April 30, 2004

New Book Looks at Changing Rurality in America

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A new book, Challenges for Rural America in the Twenty-First Century, co-edited by Prof. David L. Brown, development sociology and Prof. Louis Swanson, chair of sociology, Colorado State University, addresses the challenges faced by a changing rural America in the new millennium.

The book investigates the changing rural populations, economy and development of policy that affects these areas as well as their natural resources, say Brown and Swanson in the book’s introduction. The book reviews the sweeping changes which have occurred in the last 20 years, Swanson said.

“Rurality is a very multidimensional concept. [It] has to do with populations, [it] has to do with economy, [it] has to do with institutions,” said Brown, also director of the Polson Institute for Global Development at Cornell. “[It] has to do with social cultural dimensions.”

The book is a compendium of short pieces written by experts in different fields relating to the topic of rural America, with over 50 authors contributing to 30 chapters.

“This being a new millennium, [the book] became even more appropriate,” Swanson said.

The book, sponsored by the Rural Sociological Society at Pennsylvania State University, is third in a series that occurs every 10 years about public policy and rural issues. As past presidents of the Rural Sociological Society, Brown and Swanson were asked to edit the book.

Published as part of the societies’ Rural Studies Series, “the intent [of the book] was to take stock of where we have come in the last 10 years of rural sociological research,” said Prof. Leif Jensen, rural sociology, Pennsylvania State University, director of the Population Research Institute and editor of the Rural Studies Series. “These volumes tend to be attentive to issues of policy.”

There are many ways to define rural America, Brown said. Most of the chapters in the book use the official statistical definition used by the United States government, which differentiates between urban and rural, metropolitan and non-metropolitan.

“It’s an undifferentiated residual,” Brown said, commenting on the official statistical definition of rural America. “My objection is that rural America is quite diverse. And those statistical systems really ought to recognize that diversity.”

Swanson said that it is important to address the challenges of rural America “because rural people are inherently important to the rest of society.”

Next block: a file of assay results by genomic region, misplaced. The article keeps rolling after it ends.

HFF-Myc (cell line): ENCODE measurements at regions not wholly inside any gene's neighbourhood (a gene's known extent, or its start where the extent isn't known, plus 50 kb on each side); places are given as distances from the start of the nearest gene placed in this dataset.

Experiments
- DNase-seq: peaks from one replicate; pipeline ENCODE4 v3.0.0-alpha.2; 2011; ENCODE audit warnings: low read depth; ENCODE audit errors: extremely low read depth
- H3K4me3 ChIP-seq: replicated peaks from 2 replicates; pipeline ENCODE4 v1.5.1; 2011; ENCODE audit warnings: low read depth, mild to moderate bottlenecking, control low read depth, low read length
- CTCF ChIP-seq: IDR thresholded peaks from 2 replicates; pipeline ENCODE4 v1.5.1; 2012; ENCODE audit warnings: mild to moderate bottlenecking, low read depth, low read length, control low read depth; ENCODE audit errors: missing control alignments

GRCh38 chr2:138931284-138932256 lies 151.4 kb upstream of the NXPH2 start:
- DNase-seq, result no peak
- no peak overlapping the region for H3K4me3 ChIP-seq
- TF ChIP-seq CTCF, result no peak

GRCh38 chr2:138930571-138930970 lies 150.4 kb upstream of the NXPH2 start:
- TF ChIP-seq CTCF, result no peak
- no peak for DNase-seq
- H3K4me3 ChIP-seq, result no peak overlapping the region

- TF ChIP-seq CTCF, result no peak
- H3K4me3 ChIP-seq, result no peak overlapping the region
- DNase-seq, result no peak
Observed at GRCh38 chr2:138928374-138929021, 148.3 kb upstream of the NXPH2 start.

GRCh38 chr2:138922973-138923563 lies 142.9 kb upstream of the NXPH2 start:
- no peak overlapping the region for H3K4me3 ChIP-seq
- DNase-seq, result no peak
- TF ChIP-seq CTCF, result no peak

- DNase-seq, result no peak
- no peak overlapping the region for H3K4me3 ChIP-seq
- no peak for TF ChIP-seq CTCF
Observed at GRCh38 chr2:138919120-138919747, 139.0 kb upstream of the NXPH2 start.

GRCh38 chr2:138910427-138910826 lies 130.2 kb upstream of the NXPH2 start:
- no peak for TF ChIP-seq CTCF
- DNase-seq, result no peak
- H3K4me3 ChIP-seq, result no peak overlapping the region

“Regardless of how you divide up the pie, rural America accounts for about 55 million Americans, and that’s about 20 percent of our population,” Brown said. “20 percent is a large minority, however you look at it.”

Additionally, Brown said that the economic conditions and natural resources of rural America add to the importance of addressing its challenges.

“We’ve had a pattern of uneven development in the United States,” Brown said. “There are about 3,000 counties in the United States. Over 500 of those counties have had a poverty rate of 20 percent or higher since 1960, and all of them are rural counties.”

As a rural resource, “about 79 percent of the nation’s land area are located in rural areas,” Brown said.

“People consistently over time say they care about rural areas in this country,” Brown said, based on the results of dozens of attitude surveys done in the United States.

Brown said that those surveyed indicate that they are willing to spend public money to help rural communities, and that shapes public policy.

According to Brown, the book was written at a level that would be useful to policy makers as well as for use in the classroom.

“One of the things that’s nice about this [book] is that there’s a mix of established rural scholars and also a lot of younger scholars who were involved in writing the individual chapters,” said Jensen.

Six Cornell development sociologists also wrote chapters in the book, according to a Cornell press release. Prof. Angela A. Gonzales, development sociology; Prof. Thomas A. Hirschl, development sociology; Prof. Thomas A. Lyson, the Liberty Hyde Bailey Professor of Rural Sociology; Prof. Philip McMichael, chair of development sociology; Prof. Mildred E. Warner Ph.D. ’97, city and regional planning and senior research associate Nina Glasgow, development sociology.

The Rural Studies Series “produces volumes that focus on issues of concern to rural people, communities [and] also agriculture. The volumes can be both domestic in focus and international in focus. Most of the volumes have a domestic focus,” Jensen said. “The purpose [of the series] is to basically draw on the research and expertise of rural sociologists and other rural social scientists to inform a wider audience of the circumstances of rural life today.”

Archived article by Michelle Seo
Sun Contributor